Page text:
Q: I don’t understand how sugar can be so bad for you. We need glucose to survive, and sugar plantations have been around a lot longer than today’s obesity epidemic. So what’s the deal?
Jason T., Sebring, Florida
A: That’s a question a lot of people have, so thanks for giving us the chance to answer it.
First, the sheer amount of sugar Americans consume is mind-boggling. Twenty years ago, when the obesity epidemic was just starting, the average American consumed about 26 pounds of sugar a year (too much even then). Today, the average American gobbles up to 150 pounds annually! Most of it is hidden in processed foods, from English muffins to salad dressings.
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Second, high fructose corn syrup has invaded almost every corner of the American food chain. Try finding condiments, baked goods and packaged meals without HFCS. The Cleveland Clinic says it can wreak havoc with your metabolism and lead to increased risk of high blood pressure, insulin resistance and obesity. A new study from UC San Francisco and Touro University California further reveals that sugar directly contributes to metabolic syndrome, a precursor to diabetes that is characterized by a cluster of symptoms, including a large waist size, high blood pressure, low HDL cholesterol, high triglycerides and high blood glucose (whether or not you’re taking meds for them).
Working with a group of obese children, the researchers found that after only nine days of reduced sugar intake (they replaced sugar with starches because they wanted to keep the kids’ calorie intake the same), “virtually every aspect of the participants’ metabolic health improved,” without a change in weight. And the scientists concluded, “This study demonstrates that ‘a calorie is not a calorie.’ ... Sugar calories are the worst.”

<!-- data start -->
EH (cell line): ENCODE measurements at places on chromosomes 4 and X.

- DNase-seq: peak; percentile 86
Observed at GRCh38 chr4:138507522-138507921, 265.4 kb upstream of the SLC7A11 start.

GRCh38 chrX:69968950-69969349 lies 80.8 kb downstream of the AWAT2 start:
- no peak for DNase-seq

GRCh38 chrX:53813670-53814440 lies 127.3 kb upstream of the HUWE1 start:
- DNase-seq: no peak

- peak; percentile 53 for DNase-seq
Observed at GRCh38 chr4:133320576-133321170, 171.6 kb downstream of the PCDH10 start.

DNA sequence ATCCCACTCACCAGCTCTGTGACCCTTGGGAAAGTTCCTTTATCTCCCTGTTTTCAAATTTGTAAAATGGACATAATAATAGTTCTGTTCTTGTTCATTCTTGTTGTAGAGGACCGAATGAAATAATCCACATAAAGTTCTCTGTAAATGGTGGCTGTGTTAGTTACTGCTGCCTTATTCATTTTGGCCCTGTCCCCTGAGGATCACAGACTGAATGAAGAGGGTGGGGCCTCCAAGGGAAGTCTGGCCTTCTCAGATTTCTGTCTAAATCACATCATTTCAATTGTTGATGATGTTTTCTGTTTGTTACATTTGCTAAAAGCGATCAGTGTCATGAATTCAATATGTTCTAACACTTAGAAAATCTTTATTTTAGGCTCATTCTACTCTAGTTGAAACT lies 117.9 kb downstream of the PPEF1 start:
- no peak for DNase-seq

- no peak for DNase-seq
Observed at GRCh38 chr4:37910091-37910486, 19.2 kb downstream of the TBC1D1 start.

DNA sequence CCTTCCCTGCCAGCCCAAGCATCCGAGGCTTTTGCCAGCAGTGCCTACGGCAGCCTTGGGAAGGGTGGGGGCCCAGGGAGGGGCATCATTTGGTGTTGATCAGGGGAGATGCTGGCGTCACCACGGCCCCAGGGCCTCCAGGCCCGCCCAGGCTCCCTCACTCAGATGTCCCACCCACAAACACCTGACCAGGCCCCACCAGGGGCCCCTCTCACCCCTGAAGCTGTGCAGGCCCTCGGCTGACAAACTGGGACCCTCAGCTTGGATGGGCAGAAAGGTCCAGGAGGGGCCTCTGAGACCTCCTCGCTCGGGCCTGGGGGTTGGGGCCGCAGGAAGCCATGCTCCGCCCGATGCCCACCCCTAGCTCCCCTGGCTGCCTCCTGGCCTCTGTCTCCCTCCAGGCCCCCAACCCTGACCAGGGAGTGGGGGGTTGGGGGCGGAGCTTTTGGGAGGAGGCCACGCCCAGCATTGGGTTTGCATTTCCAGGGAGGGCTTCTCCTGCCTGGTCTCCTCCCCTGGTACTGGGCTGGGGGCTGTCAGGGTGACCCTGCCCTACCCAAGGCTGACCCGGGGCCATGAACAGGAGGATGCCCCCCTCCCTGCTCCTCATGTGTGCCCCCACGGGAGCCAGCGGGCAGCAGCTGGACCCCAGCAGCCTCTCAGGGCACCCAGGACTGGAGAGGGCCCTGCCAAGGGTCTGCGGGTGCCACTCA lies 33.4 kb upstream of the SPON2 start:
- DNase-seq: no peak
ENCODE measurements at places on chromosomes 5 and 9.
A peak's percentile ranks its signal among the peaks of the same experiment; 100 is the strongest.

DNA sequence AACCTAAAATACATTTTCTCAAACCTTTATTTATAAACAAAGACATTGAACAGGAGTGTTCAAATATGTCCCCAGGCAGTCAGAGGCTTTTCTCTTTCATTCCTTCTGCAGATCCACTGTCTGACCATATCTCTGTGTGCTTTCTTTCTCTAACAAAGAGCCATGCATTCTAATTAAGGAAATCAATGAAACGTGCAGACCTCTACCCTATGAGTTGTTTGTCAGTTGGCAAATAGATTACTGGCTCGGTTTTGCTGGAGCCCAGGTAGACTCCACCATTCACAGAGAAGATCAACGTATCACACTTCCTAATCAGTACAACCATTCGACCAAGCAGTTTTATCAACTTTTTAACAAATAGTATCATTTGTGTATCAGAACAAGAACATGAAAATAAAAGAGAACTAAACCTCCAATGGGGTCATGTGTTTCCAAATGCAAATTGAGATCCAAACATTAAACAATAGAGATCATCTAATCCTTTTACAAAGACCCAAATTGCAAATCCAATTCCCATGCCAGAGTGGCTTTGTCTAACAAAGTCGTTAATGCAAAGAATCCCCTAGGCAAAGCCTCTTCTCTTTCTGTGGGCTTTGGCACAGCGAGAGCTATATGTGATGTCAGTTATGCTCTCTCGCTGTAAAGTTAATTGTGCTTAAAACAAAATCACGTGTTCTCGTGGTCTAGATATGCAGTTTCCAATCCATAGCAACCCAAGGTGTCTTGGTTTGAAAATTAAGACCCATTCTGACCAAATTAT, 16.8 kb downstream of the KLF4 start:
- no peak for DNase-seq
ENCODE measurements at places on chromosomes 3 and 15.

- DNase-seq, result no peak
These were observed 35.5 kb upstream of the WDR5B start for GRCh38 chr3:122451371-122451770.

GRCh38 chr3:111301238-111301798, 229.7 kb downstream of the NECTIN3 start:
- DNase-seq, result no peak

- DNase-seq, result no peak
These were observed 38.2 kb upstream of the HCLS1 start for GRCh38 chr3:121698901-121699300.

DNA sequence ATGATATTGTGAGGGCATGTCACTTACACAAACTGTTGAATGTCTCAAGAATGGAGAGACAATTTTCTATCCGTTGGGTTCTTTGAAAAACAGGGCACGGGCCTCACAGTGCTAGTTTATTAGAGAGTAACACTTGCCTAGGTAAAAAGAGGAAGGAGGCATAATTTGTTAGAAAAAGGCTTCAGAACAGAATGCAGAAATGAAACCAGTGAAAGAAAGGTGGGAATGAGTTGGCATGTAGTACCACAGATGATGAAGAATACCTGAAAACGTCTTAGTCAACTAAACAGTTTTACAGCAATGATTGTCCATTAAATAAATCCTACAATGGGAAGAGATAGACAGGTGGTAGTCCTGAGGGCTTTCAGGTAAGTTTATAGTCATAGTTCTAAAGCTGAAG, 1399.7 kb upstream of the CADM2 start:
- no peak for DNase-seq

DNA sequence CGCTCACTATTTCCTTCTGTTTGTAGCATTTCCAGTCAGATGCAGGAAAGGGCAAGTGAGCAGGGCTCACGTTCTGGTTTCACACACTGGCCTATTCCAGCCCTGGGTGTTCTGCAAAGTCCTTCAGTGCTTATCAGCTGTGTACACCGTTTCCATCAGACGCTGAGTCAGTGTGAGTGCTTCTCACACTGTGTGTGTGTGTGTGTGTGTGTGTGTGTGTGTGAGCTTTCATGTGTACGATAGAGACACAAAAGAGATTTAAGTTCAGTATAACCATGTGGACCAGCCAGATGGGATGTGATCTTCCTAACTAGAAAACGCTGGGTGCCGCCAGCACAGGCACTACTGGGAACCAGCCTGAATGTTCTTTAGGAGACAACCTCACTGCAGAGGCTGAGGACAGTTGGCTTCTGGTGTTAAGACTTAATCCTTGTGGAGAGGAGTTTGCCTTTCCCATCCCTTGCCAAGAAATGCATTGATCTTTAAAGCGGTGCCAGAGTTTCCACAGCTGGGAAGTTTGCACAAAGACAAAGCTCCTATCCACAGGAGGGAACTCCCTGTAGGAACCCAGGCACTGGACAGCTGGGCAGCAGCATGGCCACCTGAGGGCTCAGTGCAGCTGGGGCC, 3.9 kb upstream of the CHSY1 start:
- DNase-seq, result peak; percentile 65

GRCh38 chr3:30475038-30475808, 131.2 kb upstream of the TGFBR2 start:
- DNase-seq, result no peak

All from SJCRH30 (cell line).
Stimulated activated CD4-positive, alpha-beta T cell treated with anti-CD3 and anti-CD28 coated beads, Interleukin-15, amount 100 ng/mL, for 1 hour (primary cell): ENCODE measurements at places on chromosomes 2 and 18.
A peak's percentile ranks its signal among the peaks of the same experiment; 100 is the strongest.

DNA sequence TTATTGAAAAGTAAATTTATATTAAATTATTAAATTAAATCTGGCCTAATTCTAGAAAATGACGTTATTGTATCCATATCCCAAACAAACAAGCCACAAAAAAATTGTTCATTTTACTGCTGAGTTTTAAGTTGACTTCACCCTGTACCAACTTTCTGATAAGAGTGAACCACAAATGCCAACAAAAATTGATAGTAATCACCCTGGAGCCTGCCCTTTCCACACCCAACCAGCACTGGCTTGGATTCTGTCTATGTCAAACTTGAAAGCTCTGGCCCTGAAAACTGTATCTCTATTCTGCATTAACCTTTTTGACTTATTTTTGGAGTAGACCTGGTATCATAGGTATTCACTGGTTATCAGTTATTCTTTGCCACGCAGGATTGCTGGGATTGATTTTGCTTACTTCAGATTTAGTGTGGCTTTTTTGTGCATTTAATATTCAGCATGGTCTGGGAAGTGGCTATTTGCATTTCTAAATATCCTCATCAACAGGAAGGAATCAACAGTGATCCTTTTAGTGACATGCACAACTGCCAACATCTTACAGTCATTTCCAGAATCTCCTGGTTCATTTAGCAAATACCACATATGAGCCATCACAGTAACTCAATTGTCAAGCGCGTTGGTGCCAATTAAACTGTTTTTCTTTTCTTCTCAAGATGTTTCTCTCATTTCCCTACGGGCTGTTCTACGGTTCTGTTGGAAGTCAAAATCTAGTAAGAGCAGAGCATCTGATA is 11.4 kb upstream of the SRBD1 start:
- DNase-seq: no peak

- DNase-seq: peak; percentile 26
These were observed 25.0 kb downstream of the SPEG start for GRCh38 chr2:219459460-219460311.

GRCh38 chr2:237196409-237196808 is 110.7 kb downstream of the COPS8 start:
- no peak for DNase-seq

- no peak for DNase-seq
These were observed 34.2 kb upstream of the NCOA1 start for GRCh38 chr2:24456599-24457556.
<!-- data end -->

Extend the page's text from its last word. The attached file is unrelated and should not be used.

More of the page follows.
So if you ever thought that doughnut, soda or candy bar couldn’t really hurt you, think again. Added sugars and syrups add to your health woes with every bite!
Q: I found a site online that offers stem cell treatments for Alzheimer’s disease. Would it be smart for my grandmother to try this? They say it could stop the progression and even repair the damage to her brain.
Kendra G., Moline, Illinois
A: While self-derived, pluripotent stem cells offer great hope, we in science don’t yet know how to use them to successfully treat most diseases. According to the National Institutes of Health, the Food and Drug Administration has approved only a few therapies using what are called hematopoietic stem cells (that means they are derived from blood or bone marrow) to “treat patients with cancers and other disorders of the blood and immune systems.”
If you’re interested in having your grandmother participate in a clinical trial for an Alzheimer’s treatment, check www.clinicaltrials.gov for a listing of those being conducted by medical centers and research facilities NOT aligned with for-profit stem cell clinics, and check carefully. Then ask her doctor about whether it makes sense for her.
As for online offers of treatment, a study from the National University of Ireland, Galway looked at 68 websites in 21 countries that advertised “prescribe-to-yourself” stem cell therapies. The researchers found that only 29 percent of sites had internationally recognized accreditation, only 25 percent provided outcome data and more than 40 percent of sites never tell you the number or duration of treatments! That’s why a recent New England Journal of Medicine article warns that as of 2014: “The United States has the world’s highest density of online ‘stem-cell tourism’ clinics. New policies are clearly needed to prevent for-profit human experimentation and protect patients.” And a recent FDA consumer alert on stem cell “treatment” quotes an agent in the FDA’s Office of Criminal Investigations: “Scammers like these offer false hope to people with incurable diseases in order to line their own pockets with money.” So for now skip the online hope-mongers and work with your grandmother and her doctors to find the best care and the most supportive environment possible.
Mehmet Oz, M.D. is host of “The Dr. Oz Show,” and Mike Roizen, M.D. is Chief Wellness Officer and Chair of Wellness Institute at Cleveland Clinic. Email your health and wellness questions to Dr. Oz and Dr. Roizen at email@example.com.